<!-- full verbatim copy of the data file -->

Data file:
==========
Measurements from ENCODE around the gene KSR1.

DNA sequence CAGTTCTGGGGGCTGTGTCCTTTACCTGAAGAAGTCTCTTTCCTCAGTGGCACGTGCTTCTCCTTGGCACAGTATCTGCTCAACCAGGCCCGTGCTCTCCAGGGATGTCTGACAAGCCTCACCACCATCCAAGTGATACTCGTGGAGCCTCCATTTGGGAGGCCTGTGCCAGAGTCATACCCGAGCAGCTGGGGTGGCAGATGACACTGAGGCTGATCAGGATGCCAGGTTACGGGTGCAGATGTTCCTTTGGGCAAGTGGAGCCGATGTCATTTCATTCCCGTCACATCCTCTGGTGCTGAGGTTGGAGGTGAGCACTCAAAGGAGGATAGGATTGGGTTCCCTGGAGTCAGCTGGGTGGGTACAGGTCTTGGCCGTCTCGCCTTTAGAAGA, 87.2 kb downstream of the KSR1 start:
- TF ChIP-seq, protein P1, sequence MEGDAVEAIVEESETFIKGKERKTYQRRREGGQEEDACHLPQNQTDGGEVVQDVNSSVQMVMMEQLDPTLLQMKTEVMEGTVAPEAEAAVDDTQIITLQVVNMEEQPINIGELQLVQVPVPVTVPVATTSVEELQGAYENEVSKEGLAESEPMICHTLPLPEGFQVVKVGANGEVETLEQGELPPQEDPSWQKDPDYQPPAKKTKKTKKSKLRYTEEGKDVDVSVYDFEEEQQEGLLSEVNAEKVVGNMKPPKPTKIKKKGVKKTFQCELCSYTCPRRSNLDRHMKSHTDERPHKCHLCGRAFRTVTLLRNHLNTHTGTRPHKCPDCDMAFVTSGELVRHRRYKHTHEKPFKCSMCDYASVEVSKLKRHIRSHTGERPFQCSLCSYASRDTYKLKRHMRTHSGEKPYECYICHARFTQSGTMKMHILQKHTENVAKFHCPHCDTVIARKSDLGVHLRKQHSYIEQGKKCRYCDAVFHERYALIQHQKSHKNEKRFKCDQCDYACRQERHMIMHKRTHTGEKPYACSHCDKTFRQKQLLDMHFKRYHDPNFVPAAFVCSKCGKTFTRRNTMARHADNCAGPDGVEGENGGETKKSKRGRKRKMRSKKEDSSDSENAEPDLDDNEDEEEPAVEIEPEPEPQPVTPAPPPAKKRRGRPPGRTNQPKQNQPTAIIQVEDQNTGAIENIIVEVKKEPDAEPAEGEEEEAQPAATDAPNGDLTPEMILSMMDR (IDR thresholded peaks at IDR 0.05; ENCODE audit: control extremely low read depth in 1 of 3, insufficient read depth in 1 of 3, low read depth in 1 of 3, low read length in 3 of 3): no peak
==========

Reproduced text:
Measurements from ENCODE around the gene KSR1.

DNA sequence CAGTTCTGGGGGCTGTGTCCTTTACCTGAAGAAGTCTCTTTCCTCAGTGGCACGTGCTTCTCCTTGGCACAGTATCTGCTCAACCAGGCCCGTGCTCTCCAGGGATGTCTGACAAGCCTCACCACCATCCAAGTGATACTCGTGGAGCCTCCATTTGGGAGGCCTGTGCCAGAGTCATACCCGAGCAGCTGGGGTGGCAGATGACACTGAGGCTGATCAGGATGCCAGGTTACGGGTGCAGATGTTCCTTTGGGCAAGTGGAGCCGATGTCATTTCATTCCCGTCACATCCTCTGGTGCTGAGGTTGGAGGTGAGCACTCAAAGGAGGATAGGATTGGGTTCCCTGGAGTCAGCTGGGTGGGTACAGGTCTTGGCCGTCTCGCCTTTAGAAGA, 87.2 kb downstream of the KSR1 start:
- TF ChIP-seq, protein P1, sequence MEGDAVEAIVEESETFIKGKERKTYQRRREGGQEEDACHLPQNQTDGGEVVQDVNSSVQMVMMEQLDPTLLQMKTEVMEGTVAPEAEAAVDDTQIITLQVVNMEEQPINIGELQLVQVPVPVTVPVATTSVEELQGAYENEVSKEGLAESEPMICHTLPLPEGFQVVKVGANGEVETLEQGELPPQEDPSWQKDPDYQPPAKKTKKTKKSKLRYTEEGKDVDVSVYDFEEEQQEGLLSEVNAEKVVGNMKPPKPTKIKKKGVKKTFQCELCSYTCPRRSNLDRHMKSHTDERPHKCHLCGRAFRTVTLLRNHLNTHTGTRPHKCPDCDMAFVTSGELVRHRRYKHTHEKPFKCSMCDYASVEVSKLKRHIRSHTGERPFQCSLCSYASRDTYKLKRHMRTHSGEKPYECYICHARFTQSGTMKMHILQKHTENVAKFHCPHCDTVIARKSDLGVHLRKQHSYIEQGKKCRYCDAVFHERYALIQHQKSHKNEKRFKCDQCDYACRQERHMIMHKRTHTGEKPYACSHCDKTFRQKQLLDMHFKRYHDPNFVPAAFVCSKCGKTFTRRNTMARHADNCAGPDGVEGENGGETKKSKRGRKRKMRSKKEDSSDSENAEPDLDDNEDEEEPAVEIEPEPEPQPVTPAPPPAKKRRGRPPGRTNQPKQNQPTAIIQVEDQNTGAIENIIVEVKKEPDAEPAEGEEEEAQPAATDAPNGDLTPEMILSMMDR (IDR thresholded peaks at IDR 0.05; ENCODE audit: control extremely low read depth in 1 of 3, insufficient read depth in 1 of 3, low read depth in 1 of 3, low read length in 3 of 3): no peak